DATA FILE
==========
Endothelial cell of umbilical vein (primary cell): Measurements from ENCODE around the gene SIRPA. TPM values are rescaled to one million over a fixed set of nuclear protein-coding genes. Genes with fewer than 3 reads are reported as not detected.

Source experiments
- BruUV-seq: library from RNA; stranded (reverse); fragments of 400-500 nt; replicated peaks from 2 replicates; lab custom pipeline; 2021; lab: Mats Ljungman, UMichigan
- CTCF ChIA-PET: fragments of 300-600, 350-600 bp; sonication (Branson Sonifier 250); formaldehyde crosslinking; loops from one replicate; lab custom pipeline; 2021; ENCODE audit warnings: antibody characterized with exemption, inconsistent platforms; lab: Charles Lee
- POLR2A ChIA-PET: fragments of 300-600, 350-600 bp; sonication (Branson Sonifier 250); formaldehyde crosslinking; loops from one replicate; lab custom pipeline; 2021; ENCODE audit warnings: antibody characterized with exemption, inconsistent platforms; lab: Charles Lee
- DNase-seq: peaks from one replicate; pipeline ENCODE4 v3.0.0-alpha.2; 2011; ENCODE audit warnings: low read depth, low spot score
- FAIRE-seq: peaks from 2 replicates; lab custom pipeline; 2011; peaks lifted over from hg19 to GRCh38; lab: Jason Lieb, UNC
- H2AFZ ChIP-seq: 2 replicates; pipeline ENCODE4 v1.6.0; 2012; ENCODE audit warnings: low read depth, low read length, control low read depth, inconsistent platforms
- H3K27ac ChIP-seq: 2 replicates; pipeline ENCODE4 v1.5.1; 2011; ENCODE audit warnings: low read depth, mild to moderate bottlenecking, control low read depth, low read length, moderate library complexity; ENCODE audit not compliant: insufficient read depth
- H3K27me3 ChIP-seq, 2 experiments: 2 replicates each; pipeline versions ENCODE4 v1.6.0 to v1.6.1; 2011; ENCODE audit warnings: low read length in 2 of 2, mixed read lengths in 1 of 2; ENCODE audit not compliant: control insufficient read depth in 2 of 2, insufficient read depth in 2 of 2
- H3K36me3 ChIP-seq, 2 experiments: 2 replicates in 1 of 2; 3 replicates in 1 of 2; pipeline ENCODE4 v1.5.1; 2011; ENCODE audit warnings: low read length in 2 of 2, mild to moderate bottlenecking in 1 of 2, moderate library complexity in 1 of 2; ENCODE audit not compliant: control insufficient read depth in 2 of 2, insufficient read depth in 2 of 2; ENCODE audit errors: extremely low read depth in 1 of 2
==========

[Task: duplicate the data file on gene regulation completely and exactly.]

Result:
Endothelial cell of umbilical vein (primary cell): Measurements from ENCODE around the gene SIRPA. TPM values are rescaled to one million over a fixed set of nuclear protein-coding genes. Genes with fewer than 3 reads are reported as not detected.

Source experiments
- BruUV-seq: library from RNA; stranded (reverse); fragments of 400-500 nt; replicated peaks from 2 replicates; lab custom pipeline; 2021; lab: Mats Ljungman, UMichigan
- CTCF ChIA-PET: fragments of 300-600, 350-600 bp; sonication (Branson Sonifier 250); formaldehyde crosslinking; loops from one replicate; lab custom pipeline; 2021; ENCODE audit warnings: antibody characterized with exemption, inconsistent platforms; lab: Charles Lee
- POLR2A ChIA-PET: fragments of 300-600, 350-600 bp; sonication (Branson Sonifier 250); formaldehyde crosslinking; loops from one replicate; lab custom pipeline; 2021; ENCODE audit warnings: antibody characterized with exemption, inconsistent platforms; lab: Charles Lee
- DNase-seq: peaks from one replicate; pipeline ENCODE4 v3.0.0-alpha.2; 2011; ENCODE audit warnings: low read depth, low spot score
- FAIRE-seq: peaks from 2 replicates; lab custom pipeline; 2011; peaks lifted over from hg19 to GRCh38; lab: Jason Lieb, UNC
- H2AFZ ChIP-seq: 2 replicates; pipeline ENCODE4 v1.6.0; 2012; ENCODE audit warnings: low read depth, low read length, control low read depth, inconsistent platforms
- H3K27ac ChIP-seq: 2 replicates; pipeline ENCODE4 v1.5.1; 2011; ENCODE audit warnings: low read depth, mild to moderate bottlenecking, control low read depth, low read length, moderate library complexity; ENCODE audit not compliant: insufficient read depth
- H3K27me3 ChIP-seq, 2 experiments: 2 replicates each; pipeline versions ENCODE4 v1.6.0 to v1.6.1; 2011; ENCODE audit warnings: low read length in 2 of 2, mixed read lengths in 1 of 2; ENCODE audit not compliant: control insufficient read depth in 2 of 2, insufficient read depth in 2 of 2
- H3K36me3 ChIP-seq, 2 experiments: 2 replicates in 1 of 2; 3 replicates in 1 of 2; pipeline ENCODE4 v1.5.1; 2011; ENCODE audit warnings: low read length in 2 of 2, mild to moderate bottlenecking in 1 of 2, moderate library complexity in 1 of 2; ENCODE audit not compliant: control insufficient read depth in 2 of 2, insufficient read depth in 2 of 2; ENCODE audit errors: extremely low read depth in 1 of 2